• Grace McKinney

March for Women: Picture Book Biographies of Women Who Changed American History

Updated: Mar 22, 2019


A week ago, people around the world celebrated International Women's Day, but in the United States we've set aside the month of March to celebrate the importance of women in our national history since 1987. The Library of Congress, the National Park Service, and a number of other federal agencies make the most of this month in "commemorating and encouraging the study, observance and celebration of the vital role of women in American history." (I highly recommend visiting their websites—there's so much to learn!)


We've put together a list of some of our favorite picture book biographies of incredible women who have changed the course of American history. Many of these women may not have been born in the United States, but their impact on history has made ripples from sea to shining sea. Some may be familiar faces, but we hope this list helps you meet some new ones, too. From first ladies to female inventors, there's no surprise to anyone, really, that there's a lot to commemorate.


As we made this list, we realized that there are so many picture books out there sharing the stories of women around the world—scientists and singers and artists, oh my!—so you can bet that you'll see a lot more where this came from... But here's a taste to get you started.




Planting Stories: The Life of Librarian and Storyteller Pura Belpré by Anika Aldanny Denise, illustrated by Paola Escobar


(Ages 3-6, 6-12*) Known to me only because of the eponymous award given by the ALA each year, Pura Belpré immigrated from Puerto Rico and poured her life and love into telling and sharing stories with children in New York's public libraries. She brought the stories of her native island and has encouraged the growth of many storytellers to come. This lush picturebook provides a rich introduction, in both Spanish and English, to Pura Belpré and her American legacy.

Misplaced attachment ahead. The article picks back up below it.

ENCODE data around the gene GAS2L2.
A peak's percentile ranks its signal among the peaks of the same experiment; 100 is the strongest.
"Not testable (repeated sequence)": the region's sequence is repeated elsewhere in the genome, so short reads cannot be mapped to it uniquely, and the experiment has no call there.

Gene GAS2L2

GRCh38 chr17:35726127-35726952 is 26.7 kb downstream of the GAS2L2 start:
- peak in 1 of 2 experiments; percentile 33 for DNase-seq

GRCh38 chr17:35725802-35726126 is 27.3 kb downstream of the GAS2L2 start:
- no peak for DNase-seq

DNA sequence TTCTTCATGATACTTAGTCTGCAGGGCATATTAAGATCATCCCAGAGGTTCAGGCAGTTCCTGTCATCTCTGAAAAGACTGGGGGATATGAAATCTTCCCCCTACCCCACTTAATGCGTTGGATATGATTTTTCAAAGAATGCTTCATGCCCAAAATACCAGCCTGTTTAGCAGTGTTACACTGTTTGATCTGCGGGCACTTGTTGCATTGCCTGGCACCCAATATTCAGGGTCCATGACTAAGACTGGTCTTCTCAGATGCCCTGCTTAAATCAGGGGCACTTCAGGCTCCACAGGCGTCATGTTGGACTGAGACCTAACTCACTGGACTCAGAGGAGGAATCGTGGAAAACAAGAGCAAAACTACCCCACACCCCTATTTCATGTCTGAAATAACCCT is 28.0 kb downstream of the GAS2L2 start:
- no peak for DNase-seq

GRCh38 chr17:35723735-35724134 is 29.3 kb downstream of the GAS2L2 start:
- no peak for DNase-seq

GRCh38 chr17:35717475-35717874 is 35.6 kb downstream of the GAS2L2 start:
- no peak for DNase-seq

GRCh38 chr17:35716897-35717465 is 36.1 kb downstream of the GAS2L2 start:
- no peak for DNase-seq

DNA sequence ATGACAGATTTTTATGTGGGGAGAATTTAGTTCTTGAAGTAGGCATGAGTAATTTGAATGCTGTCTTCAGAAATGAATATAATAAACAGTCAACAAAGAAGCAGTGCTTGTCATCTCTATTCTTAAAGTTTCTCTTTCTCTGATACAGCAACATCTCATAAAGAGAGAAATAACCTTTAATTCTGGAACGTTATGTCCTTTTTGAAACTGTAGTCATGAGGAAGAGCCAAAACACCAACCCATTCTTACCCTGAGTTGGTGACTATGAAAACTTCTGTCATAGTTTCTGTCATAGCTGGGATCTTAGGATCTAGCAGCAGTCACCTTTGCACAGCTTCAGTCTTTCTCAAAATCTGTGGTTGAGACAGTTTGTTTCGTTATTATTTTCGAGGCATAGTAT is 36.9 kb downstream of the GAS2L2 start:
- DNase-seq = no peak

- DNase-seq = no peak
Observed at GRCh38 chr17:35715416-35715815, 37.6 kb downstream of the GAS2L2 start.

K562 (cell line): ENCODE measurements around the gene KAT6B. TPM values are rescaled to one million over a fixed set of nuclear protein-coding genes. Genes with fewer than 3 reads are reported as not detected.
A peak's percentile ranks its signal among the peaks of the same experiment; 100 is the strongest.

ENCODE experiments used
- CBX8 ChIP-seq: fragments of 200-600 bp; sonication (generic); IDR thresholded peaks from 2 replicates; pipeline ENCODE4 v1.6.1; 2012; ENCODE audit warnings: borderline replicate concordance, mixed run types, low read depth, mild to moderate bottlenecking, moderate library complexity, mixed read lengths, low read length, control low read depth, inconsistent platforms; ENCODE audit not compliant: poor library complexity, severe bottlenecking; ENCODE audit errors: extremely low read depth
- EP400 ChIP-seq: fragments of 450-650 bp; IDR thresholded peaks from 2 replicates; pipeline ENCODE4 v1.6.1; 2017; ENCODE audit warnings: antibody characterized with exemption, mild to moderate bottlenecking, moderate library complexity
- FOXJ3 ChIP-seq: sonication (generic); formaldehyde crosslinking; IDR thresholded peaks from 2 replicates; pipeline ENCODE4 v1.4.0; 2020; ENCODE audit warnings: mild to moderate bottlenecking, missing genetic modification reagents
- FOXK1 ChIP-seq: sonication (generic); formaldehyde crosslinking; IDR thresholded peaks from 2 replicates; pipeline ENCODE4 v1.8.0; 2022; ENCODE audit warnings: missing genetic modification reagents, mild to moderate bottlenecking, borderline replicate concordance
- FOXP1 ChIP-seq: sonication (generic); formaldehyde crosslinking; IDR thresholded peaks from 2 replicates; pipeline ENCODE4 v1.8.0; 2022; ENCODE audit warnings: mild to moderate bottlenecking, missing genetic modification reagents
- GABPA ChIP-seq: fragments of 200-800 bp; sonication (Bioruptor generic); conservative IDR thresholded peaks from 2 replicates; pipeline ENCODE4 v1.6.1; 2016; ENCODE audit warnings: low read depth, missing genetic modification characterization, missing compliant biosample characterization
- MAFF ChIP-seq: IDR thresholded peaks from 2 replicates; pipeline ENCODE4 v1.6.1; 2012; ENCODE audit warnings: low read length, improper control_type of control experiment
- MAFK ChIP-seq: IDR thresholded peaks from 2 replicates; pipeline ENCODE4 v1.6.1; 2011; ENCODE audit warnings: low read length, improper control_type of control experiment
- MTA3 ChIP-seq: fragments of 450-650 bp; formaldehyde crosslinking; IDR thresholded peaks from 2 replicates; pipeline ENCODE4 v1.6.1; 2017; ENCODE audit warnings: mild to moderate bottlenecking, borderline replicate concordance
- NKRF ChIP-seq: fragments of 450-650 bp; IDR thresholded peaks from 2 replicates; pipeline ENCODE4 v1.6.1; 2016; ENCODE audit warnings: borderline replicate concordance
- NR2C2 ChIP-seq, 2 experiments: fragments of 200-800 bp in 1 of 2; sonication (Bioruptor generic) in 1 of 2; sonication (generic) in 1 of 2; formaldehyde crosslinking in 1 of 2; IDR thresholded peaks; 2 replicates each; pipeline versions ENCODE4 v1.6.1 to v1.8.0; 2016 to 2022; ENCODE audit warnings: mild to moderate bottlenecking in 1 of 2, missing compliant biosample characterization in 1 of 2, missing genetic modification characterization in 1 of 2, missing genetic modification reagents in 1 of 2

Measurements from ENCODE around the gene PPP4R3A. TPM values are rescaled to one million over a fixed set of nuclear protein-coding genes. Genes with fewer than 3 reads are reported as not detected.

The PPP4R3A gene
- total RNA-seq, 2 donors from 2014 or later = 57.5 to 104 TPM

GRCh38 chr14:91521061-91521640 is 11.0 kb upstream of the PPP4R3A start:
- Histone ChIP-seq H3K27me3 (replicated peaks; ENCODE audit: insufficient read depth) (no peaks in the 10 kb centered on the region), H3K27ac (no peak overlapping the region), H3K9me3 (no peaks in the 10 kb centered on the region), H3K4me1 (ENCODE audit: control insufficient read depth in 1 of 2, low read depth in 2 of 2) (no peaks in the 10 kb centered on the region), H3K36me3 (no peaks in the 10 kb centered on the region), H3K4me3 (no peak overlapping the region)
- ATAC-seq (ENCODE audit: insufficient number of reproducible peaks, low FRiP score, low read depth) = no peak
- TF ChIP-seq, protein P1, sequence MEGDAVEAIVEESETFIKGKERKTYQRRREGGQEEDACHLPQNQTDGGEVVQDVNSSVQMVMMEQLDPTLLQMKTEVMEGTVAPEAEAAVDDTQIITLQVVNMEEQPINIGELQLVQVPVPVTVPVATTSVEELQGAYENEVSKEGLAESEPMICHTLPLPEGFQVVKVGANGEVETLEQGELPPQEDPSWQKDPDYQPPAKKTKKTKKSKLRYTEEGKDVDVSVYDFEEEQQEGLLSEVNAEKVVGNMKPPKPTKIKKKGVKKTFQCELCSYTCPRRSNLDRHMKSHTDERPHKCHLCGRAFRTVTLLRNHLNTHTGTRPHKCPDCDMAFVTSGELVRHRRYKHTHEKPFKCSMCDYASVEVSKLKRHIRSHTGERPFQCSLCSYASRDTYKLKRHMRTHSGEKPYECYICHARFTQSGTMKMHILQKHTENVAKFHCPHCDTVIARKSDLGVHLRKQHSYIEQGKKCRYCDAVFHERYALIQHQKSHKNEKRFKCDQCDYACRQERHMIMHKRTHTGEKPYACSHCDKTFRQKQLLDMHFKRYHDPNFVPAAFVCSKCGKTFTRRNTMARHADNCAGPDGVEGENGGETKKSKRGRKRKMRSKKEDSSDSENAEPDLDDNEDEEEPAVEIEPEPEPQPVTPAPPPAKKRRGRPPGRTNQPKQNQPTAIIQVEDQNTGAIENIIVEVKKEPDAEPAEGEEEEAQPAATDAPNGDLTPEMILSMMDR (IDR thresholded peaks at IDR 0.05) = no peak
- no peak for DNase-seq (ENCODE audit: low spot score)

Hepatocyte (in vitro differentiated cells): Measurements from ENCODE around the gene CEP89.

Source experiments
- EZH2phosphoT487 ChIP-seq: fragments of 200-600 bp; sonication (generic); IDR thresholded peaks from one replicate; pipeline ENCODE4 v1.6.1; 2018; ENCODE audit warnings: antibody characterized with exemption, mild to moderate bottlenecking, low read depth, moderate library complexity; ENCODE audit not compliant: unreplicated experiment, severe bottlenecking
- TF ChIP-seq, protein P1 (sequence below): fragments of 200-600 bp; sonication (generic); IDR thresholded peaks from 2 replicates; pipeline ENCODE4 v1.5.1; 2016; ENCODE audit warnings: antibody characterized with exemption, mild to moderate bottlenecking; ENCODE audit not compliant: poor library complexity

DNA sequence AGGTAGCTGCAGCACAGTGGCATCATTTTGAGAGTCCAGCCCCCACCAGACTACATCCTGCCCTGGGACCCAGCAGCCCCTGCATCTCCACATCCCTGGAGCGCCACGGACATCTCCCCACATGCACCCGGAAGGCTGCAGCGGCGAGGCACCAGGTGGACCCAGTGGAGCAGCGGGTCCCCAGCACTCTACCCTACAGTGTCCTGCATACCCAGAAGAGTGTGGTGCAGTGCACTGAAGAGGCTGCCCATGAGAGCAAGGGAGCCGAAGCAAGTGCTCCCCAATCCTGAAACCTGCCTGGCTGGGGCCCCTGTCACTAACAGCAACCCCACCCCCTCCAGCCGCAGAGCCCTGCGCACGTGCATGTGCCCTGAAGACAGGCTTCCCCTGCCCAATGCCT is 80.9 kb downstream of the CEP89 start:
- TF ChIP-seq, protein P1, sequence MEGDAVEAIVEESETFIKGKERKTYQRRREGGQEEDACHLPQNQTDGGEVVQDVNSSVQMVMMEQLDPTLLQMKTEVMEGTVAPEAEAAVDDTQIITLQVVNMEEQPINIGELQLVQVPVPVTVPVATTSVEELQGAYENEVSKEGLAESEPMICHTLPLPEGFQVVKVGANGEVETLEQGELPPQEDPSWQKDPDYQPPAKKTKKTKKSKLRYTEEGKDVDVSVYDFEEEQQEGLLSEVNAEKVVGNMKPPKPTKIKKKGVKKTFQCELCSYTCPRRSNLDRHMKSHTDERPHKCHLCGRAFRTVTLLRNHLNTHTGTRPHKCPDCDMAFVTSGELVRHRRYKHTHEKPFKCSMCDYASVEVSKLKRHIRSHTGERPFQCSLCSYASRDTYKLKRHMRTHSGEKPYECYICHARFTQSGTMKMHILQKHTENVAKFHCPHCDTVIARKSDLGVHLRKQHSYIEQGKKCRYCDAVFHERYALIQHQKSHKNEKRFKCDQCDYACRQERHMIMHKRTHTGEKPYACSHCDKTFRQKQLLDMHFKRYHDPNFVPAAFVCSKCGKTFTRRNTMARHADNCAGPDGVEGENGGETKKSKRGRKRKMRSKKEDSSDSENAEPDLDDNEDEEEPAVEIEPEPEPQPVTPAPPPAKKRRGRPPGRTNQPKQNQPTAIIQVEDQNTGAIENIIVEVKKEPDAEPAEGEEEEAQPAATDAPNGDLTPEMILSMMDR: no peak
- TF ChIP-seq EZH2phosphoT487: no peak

Maya Lin: Artist-Architect of Light and Lines by Jeanne Walker Harvey, illustrated by Dow Phumiruk


(Ages 3-6, 6-12) Maya Lin grew up in a family of encouraging creators, and when a contest came up for someone to design a Memorial for the Vietnam War, she couldn't help but bring a powerful but simple idea to life. Entering her winning design at only age nineteen, Maya Lin's reflective wall of names has set in stone not only the legacy of soldiers lost in the war, but of her skills and determination as a powerful artist. In a stunning narrative paired with cinematic illustrations, Harvey and Phumiruk provide a beautiful introduction to an incredible woman in American history.

What Do You Do With a Voice Like That?: The Story of Extraordinary Congresswoman Barbara Jordan by Chris Barton, illustrated by Ekua Holmes


(Ages 6-12) From an early age, Barbara Jordan had a voice that "caused folks to sit right up, stand up straight, and take notice." She sought to use that voice as a lawyer, but ended up putting pen to paper rather than speaking out. She turned to a role in the government as a way to fight for equality, and after not one, two, but three elections, she secured a place in the state senate and worked her way up into the U.S. House of Representatives, where she used her booming voice for good. Diagnosed with multiple sclerosis, Jordan inspired others in a different way—in the college classroom. Bold, strong, and memorable as the woman who inspired it, What Do You Do With A Voice Like That? celebrates just one of the women whose activism has changed the nation.